Apple will provide wireless service directly to its iPad and iPhone customers, argues consultant Whitey Bluestein. In his hypothetical scenario, Apple first will sell data packages bundled with iPads. Then it will sell data and international roaming plans to iPhone customers through the iTunes Store.
The radical notion is that, Instead of selling electronics gear, Best Buy could gradually become a supplier of instruction, service, support, connections, returns and pickup. All those things are tricky or less satisfying operations online, some argue.
In a communications service provider context, the analogy might be a shift to greater reliance on providing "big data mining" and support for third-party partners who want access to huge service provider audiences.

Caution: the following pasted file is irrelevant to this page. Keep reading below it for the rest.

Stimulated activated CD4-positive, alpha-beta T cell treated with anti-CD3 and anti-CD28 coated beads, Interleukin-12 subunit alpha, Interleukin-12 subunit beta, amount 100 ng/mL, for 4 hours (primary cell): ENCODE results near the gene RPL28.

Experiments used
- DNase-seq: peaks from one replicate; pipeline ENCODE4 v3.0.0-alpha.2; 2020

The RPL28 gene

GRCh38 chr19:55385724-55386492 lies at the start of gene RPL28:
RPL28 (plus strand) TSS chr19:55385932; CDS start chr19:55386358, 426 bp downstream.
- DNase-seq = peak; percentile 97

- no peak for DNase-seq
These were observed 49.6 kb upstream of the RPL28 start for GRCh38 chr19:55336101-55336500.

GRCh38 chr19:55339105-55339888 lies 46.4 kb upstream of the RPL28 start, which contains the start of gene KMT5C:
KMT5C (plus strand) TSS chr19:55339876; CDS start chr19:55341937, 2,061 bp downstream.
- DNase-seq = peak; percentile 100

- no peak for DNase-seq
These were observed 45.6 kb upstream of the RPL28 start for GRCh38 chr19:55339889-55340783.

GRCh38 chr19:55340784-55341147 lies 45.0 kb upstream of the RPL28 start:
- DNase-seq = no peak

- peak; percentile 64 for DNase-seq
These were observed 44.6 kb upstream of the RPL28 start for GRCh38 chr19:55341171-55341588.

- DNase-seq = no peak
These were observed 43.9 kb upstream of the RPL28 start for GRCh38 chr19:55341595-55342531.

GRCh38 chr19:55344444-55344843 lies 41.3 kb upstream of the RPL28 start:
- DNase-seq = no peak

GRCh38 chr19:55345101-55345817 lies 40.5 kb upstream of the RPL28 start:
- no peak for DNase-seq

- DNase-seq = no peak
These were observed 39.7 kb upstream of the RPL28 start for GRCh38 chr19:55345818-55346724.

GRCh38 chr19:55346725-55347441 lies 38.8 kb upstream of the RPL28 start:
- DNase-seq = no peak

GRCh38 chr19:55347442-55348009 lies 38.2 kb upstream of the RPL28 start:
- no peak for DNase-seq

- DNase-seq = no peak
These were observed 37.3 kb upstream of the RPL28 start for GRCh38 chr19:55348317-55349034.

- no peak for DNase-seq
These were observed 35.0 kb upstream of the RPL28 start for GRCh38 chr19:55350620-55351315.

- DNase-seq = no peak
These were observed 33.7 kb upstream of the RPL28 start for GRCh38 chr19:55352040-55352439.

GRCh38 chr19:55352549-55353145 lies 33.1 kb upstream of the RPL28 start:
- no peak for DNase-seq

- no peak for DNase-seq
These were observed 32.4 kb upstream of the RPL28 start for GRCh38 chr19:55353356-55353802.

As Best Buy shifts to third-party services for consumer electronics manufacturers, becoming physical support locations for those partners, and de-emphasizing product sales, so telcos and mobile service providers could grow their "big data" service businesses.
Best Buy could embrace being a showroom, welcoming price-checking shoppers into the store to play with the latest electronic gadgets, then helping them buy online, even from another seller. As crazy as that might sound, Best Buy executives say they make more profit from electronics product supplier payments than from the sales of gear.
In a similar way, communications service providers might someday find they make more money from services sold to business partners than to end users. That isn't to say it would be easy. But there are precedents.
Retailers can lease space to third parties. Think Apple Stores that already are inside Best Buy. Telcos know about wholesale. It's the same concept.In that vein, a move by Apple to become an MVNO would not be so shocking.
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